Acclaimed Writer/Director Trey Edward Shults brings “Waves” to the screen with a cast that includes both new and seasoned performers, all in top-notch form. The film’s camera work is beautiful, which makes sense when it is Shults, who learned so much working with the legendary Terrence Malick. (Shults gave huge props to his D.P., True Daniels.
The screen goes black 5 times, as though the film was over, a la the film “At Eternity’s Gate” (Julian Schmabel). The film is beautiful, whether it is the two leads frolicking in a sprinkler or a sunset or a party scene.
“Waves” is really two films in one. You can’t tell what the movie is really about from the trailer. Suffice it to say that w become vitally interested in young athlete Tyler Williams (Kelvin Harrison, Jr.) as he tries to live up to his father’s dreams for him to go to state as a wrestler and to succeed in life. The romance between Tyler and Alexis (Alexa Demie of “Euphoria”) comprises the first half of the film. As the song used put it, “What a difference a day makes.” The Wiliams family (Father Ron, Step-mother Catharine, sister Emily and Tyler) will never be the same following the Tyler/Alexis storyline. A line of dialogue: “All we have is now.” (Clifton Collins, Jr., is wasted in a very small role as Alexis’ father). The cast includes Sterling K. Brown (“This Is Us”) as the demanding father and Oscar-nominee Lucas Hedges as Luke, the boyfriend of Emily. (Fellow director Harmony Korine of “The Beach Bum” is listed in the credits are Mr. Stanley. His films are image-heavy and story-light and he listed painting and art as major parts of his career.)
The first half of the film focuses on Tyler and Alexis.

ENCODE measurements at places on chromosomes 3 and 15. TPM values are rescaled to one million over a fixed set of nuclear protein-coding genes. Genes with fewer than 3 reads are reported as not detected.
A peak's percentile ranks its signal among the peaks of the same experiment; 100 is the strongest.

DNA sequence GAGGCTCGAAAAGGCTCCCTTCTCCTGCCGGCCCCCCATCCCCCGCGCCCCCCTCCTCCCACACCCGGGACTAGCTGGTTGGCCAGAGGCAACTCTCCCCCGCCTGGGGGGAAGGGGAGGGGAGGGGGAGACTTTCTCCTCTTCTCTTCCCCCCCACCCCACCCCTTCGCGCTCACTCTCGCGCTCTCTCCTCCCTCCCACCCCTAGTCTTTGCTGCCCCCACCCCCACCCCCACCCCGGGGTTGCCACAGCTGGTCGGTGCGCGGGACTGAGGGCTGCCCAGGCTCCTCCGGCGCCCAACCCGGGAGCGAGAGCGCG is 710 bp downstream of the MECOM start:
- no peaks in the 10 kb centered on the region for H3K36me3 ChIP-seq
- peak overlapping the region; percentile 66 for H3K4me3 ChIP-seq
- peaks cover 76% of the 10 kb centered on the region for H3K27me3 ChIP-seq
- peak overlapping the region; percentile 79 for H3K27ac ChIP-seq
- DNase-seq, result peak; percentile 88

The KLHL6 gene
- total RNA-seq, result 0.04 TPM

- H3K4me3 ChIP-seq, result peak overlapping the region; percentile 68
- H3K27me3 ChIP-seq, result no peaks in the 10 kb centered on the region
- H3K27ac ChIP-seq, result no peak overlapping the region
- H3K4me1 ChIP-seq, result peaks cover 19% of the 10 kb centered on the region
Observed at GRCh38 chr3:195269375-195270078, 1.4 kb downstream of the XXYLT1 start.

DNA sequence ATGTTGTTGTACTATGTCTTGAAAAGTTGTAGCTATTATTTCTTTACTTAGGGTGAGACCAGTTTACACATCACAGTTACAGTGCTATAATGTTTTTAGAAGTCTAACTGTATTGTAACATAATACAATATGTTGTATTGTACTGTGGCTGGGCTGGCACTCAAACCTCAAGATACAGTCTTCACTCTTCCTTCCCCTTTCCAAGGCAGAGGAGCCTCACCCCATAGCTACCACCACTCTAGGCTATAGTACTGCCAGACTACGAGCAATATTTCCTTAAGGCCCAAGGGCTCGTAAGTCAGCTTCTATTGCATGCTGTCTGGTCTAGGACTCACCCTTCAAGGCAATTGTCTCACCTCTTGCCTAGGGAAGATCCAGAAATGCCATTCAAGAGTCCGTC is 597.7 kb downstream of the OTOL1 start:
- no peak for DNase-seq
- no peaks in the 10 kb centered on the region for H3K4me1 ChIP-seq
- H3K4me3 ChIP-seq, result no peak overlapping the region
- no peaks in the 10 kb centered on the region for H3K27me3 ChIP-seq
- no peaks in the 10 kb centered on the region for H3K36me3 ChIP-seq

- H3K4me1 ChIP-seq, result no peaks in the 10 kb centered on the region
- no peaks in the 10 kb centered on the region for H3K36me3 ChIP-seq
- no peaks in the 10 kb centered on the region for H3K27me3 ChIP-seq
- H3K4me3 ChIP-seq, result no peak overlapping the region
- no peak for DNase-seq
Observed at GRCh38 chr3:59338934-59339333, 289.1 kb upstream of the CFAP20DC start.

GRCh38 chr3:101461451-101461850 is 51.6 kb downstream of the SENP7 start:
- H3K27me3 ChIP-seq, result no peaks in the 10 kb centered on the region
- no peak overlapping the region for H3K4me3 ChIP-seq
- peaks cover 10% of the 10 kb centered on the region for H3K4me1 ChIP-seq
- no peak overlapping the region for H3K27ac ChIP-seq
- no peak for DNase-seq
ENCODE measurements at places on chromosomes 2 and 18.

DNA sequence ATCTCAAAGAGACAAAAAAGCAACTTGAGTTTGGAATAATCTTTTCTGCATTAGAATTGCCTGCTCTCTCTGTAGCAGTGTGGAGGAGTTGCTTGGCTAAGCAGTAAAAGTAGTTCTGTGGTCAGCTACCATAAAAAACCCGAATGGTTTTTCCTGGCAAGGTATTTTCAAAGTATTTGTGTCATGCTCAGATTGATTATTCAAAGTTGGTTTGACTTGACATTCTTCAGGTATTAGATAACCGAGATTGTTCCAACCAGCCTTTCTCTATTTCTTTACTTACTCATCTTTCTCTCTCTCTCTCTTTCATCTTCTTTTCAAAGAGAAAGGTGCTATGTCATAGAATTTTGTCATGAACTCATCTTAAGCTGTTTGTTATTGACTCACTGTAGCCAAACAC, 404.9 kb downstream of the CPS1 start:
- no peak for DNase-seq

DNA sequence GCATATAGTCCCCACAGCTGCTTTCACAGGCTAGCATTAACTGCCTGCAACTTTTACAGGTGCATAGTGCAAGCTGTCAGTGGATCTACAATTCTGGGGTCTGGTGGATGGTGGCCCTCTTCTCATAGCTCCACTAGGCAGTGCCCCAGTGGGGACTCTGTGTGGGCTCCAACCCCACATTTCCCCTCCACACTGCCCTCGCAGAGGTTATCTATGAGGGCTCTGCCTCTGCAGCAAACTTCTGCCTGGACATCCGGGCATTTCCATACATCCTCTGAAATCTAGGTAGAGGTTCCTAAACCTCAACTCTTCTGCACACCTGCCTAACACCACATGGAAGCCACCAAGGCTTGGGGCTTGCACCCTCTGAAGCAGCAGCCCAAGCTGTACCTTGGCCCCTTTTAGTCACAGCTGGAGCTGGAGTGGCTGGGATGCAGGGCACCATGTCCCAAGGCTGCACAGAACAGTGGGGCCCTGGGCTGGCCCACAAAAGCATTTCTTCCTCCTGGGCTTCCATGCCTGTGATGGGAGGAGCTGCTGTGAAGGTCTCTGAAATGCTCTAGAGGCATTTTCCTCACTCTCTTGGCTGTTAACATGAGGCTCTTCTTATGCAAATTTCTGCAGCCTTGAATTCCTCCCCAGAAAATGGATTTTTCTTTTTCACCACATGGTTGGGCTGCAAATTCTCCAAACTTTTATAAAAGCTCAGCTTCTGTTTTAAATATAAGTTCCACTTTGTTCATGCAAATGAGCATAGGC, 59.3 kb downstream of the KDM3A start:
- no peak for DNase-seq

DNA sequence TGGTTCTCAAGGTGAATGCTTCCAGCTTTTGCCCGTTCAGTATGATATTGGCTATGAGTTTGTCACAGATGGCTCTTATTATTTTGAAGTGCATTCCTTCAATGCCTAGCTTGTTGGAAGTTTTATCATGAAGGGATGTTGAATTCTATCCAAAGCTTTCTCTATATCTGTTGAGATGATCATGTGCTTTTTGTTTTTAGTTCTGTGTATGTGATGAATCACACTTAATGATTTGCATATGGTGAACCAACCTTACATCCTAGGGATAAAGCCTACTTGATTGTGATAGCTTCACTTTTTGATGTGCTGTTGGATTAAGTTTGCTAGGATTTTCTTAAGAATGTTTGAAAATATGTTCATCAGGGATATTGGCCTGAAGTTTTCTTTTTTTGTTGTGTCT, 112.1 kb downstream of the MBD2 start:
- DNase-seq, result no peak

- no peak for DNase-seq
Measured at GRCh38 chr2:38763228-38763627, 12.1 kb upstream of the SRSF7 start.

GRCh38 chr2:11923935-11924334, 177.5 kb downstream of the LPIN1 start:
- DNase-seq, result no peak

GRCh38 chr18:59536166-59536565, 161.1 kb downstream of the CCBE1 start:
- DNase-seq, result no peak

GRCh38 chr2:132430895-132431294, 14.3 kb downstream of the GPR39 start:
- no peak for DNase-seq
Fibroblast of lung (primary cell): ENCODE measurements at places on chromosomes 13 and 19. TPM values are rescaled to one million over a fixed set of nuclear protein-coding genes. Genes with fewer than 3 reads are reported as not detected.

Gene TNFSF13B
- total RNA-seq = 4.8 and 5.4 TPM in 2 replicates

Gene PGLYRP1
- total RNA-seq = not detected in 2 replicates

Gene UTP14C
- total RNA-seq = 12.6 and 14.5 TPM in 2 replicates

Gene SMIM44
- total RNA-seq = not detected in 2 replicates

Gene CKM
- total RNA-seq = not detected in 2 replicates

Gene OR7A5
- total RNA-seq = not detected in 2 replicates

The second half focuses on Tyler’s sister Emily (Taylor Russell). Her budding romance with Lucas Hedges as Luke includes a touching scene with Luke’s dying, estranged father. But the entire Williams family unit is affected by what occurs earlier between Tyler and Alexis. Losing sight of Tyler almost completely in the second half doesn’t benefit the film’s plot, which director Trey Edward Shults said was largely autobiographical and/or “personal,” in that it had happened to people close to him.
The film is a cinematic tour de force, which has been true of the films with which Shults has been associated, including “It Comes At Night,” which also featured Kelvin Harrison, Jr. in its cast. In the Q&A following the film, audience members got a crash course in aspect ratios. (185, 133, 240, 266, native anamorphic et. al) and there’ll be more from the Q&A in a more complete review. Opens November 15th.
Writer/Director: Trey Edward Shults
Stars: Kelvin Harrison, Jr., Taylor Russell, Sterling K. Brown, Lucas Hedges, Alexa Demie, Renee Elise Goldsberry.
Length: 135 minutes